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By Laura Matney

Plan a trip to Michigan wine country

Wine country is no longer limited to Napa Valley. Regional winemakers are becoming well known and popular. The state of Michigan is a wine region gaining a reputation for well-crafted wines and winery visit experiences.

What makes Michigan wine

Michigan has 121 commercial wineries. The state is tenth in wine production and produced more than 2.3 million gallons of wine in a year. Three types of grapes grow there. Vinifera varieties, which include Chardonnay, Riesling, Pinot Noir, Pinot Grigio and Cabernet Franc; hybrid varieties, which include Vidal, Chambourcin, Marechal Foch and Vignoles; and native varieties, which include Concord and Niagara. These grapes make everything from dry to sweet wine, ice wine, sparkling wine, fortified wine, fruit wine and fruit brandy.

The state's lake effect protects the vines and prevents early bud break – which prevents damage from frost and can extend the growing season by several weeks. The cool environment produces balanced wines that are clean and crisp. The harvest season begins at the end of August for the Southwest region and can extend all the way into November in the Northwest region.

Five trails to choose from

Michigan's wine country is broken up into five different wine trails. Along these trails, you can spend several hours to several days exploring the wineries and many other local attractions. Take some time to discover which unique trail will make the perfect trip.

Bay View Wine Trail is on the shores of Little Traverse Bay and the inland lakes of Northwest Michigan Wine Region. The area boasts a variety of old world wine and new grape varieties.

Lake Michigan Shore Wine Trail winds along the resort communities of Lake Michigan. Each winery and tasting room is unique and with more than 20 to choose from the wine tour has something for everyone.

Leelanau Peninsula Wine Trail is the perfect place to find cool-climate wines. This trail divides into three separate mini trails to make exploring a breeze. Choose from Sleeping Bear Loop, the Northern Loop, and the Grand Traverse Bay Loop.

Southeast Michigan Pioneer Wine Trail supplies not only wines but scenery with lakes and Hidden Lake Gardens along the way. There are plenty of places to stop for antiquing on the trail as well.

Wineries of Old Mission Peninsula sits between the arms of Grand Traverse Bay. There are seven wineries to choose from here, and it is an ideal place to try Michigan's ice wines.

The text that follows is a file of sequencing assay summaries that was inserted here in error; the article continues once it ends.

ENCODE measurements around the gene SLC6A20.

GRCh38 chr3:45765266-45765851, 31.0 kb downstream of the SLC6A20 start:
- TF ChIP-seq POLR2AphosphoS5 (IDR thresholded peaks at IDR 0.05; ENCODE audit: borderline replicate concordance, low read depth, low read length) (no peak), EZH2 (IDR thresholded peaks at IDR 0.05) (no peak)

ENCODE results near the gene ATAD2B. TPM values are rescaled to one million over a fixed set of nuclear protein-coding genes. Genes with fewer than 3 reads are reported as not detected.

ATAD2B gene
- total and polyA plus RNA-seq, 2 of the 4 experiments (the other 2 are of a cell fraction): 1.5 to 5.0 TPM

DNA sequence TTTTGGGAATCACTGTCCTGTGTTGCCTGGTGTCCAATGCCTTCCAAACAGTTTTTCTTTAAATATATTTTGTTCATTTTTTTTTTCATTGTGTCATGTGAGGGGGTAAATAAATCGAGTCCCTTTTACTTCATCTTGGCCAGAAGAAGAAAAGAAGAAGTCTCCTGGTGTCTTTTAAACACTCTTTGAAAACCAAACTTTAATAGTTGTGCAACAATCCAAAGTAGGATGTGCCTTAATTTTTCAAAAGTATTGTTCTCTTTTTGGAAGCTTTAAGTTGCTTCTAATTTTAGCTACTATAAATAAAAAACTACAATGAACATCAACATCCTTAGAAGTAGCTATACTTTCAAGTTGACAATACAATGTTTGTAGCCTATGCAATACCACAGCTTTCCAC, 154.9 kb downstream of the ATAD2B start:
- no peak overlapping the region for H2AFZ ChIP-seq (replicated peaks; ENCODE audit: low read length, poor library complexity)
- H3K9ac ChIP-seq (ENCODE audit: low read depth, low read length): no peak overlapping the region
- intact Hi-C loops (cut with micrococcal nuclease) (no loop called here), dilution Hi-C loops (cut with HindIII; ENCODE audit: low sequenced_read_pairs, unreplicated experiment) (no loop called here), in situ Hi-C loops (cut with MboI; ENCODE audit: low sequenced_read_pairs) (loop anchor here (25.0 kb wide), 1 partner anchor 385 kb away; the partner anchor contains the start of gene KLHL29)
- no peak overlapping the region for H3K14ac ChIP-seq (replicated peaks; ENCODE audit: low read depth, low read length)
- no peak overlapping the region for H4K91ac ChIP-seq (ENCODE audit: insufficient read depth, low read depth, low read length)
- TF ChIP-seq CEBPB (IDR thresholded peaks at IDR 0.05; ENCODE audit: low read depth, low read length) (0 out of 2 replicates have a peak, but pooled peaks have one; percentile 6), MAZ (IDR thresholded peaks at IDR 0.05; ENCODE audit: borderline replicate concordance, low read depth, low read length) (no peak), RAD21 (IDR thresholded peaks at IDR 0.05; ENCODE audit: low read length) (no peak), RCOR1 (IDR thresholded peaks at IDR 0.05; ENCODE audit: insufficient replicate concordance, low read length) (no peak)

Planning a visit

No matter what part of the country, it helps to plan ahead for a winery visit. Take a look at the winery website or brochure to see if reservations are needed. As the area grows in popularity, space can be limited. Make sure to research any special events happening at the winery. Some have live music, tours during harvest season and more.

Make sure to designate a driver or, to ensure everyone can have fun, check out the different transportation opportunities like a winery tour bus or private driver. When at a winery, be a considerate guest. A few things to consider: don't wear strong scents, as they can interfere with the way wines taste; do ask questions about the wines but don't monopolize the conversation; and be open minded to trying a new wine.

Moderation is key when visiting wineries. Keep the number of stops manageable – not more than three or four in one day. It is also a good idea to plan tours and a lunch stop into the day to ensure longer breaks between tasting. Drink plenty of water, as well, to stay hydrated during the day.

Consider purchasing wines before leaving. Taking bottles home can be a fun way to remember the trip. It can also be fun to host a group of friends at home for a wine tasting – introducing more people to a new region.

Although it's less well known than Napa Valley or some other areas along the Pacific Coast, Michigan is an excellent place to find well-crafted regional wines. Plan a visit and spend a few hours or a day visiting the wineries and taking in each unique flavor.

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